Connecticut Lemon Law Program
Maine Lemon Law and State Arbitration
Massachusetts Lemon laws
New Hampshire Lemon Laws
Rhode Island Lemon Law
Vermont’s Lemon Law

Cell Phones and Distracted Driving


Cell phones have become ingrained in our culture in an amazingly short time. As a nation, we’ve become accustomed to being available to make or take calls 24/7, no matter where we are. Although the convenience of a cell phone cannot be understated, it’s time to step back a little and be more careful with our phones. 99% of the time, there really isn’t any reason to use your phone while you’re driving. If the call is that important, pull over, stop and take it then.
Studies show that using a cell phone while driving is just about as dangerous as drinking and driving, as shown graphically in this video from 20/20. Yet states have been slow to ban their use outright, with only nine states currently banning the use of hand held phones while driving and 35 more banning texting while driving. That may be changing, as the National Transportation Safety Board has recently released a FAQ sheet on the dangers of distracted driving (PDF) and is calling for a national ban. The idea of a nationwide ban is gaining traction, due partly to a study recently released by California, where traffic deaths have declined by 22% in the two years since hand held cell phone use while driving was banned.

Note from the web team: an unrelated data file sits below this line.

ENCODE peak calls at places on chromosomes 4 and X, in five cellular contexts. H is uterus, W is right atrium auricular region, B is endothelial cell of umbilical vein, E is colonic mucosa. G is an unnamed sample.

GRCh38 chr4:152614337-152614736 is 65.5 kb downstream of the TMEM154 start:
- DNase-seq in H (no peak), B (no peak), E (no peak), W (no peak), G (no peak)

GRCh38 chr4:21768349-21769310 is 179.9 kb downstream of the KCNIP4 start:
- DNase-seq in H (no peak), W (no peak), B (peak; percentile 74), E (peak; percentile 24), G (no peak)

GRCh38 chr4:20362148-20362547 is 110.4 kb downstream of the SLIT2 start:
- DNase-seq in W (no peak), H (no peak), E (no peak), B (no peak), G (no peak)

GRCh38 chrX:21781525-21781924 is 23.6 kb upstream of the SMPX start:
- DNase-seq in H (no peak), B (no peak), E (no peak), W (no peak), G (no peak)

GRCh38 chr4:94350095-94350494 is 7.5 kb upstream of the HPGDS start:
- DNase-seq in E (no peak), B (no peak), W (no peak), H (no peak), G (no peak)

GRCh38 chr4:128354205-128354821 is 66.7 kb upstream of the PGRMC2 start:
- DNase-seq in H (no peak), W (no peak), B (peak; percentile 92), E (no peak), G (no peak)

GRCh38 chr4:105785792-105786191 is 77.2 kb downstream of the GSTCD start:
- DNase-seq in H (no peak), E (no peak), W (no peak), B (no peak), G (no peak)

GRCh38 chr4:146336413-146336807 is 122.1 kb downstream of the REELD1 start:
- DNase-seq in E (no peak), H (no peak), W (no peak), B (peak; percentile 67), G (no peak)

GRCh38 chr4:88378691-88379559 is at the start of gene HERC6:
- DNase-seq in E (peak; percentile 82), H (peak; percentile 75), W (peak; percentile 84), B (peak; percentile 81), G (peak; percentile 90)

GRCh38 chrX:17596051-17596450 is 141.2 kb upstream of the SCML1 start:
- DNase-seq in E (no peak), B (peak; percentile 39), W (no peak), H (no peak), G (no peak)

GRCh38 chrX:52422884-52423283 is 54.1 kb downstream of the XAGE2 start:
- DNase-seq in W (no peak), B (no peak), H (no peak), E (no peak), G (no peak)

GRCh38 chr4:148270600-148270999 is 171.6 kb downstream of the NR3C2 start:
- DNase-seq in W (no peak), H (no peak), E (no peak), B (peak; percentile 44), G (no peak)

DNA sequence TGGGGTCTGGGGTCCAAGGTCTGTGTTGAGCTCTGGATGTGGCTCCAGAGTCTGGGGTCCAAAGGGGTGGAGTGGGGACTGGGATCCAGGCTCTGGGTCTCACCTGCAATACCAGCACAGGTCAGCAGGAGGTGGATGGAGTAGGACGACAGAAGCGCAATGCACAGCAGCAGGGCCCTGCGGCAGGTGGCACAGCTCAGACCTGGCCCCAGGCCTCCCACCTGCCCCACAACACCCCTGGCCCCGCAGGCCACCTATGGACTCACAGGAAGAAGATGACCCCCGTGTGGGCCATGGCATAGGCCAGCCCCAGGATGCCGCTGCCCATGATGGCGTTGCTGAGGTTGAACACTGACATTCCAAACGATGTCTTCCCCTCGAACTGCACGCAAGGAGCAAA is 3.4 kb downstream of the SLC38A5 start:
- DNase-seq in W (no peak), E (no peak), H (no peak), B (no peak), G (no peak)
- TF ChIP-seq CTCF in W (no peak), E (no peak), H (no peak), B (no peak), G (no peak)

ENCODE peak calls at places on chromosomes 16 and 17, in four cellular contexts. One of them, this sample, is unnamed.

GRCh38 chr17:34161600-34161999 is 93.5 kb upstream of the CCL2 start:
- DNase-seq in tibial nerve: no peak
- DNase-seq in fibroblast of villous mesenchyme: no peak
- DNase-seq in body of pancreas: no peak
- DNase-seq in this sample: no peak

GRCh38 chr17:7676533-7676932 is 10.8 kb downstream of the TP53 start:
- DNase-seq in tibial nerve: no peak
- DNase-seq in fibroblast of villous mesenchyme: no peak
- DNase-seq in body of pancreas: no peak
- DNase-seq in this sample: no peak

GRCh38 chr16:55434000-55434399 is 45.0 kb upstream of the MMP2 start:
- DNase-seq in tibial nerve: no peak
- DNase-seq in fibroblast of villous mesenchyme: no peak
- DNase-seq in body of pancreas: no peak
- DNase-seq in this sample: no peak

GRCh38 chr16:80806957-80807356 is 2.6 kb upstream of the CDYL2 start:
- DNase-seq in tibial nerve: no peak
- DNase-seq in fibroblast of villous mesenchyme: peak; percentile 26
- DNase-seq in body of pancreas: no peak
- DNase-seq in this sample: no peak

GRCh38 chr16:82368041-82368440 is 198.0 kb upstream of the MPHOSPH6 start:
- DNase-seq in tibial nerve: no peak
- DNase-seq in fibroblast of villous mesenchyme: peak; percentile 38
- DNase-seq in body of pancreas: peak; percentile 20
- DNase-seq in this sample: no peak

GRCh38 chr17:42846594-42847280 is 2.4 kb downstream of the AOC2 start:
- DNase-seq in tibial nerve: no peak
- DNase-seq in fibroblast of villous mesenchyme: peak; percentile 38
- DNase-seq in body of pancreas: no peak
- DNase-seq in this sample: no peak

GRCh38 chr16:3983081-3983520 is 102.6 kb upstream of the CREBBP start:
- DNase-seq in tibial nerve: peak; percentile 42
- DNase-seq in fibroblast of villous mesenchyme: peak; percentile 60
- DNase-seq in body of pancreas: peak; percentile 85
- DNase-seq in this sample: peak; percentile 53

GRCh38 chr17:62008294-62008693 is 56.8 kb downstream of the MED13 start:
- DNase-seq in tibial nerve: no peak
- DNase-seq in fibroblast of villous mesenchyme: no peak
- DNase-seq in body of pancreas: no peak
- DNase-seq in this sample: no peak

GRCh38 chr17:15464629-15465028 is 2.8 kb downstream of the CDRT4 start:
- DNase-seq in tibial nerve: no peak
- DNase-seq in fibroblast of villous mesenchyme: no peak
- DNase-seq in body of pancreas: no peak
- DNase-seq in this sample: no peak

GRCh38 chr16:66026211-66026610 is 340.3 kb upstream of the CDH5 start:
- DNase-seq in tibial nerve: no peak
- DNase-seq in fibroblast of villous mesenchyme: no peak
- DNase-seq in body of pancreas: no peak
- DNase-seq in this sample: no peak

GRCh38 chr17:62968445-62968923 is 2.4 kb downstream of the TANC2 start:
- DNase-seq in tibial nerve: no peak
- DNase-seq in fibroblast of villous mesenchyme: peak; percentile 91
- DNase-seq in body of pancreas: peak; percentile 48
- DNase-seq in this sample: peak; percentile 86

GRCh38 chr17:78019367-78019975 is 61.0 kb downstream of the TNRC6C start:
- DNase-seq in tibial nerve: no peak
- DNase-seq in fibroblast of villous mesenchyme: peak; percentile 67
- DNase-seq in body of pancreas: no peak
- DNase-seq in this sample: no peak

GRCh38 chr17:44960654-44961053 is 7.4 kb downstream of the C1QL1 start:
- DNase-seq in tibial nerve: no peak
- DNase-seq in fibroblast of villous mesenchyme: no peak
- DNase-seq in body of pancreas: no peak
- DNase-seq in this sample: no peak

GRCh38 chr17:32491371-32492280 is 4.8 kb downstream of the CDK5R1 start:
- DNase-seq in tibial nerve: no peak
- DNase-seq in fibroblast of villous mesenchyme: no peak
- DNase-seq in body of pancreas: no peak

If the ban is passed in all fifty states, how will it affect car insurance rates? Since policies vary so much from state to state, it’s difficult to say. Currently, in New York, being ticketed for cell phone use results in three violation points on your driving record, and a fine up to $100, along with other mandatory fees and surcharges up to $85. The penalties are the same for texting or e-mail use while driving, except the maximum base fine goes up to $150.
Here’s a chart of current State Cell Phone Use & Texting While Driving Laws.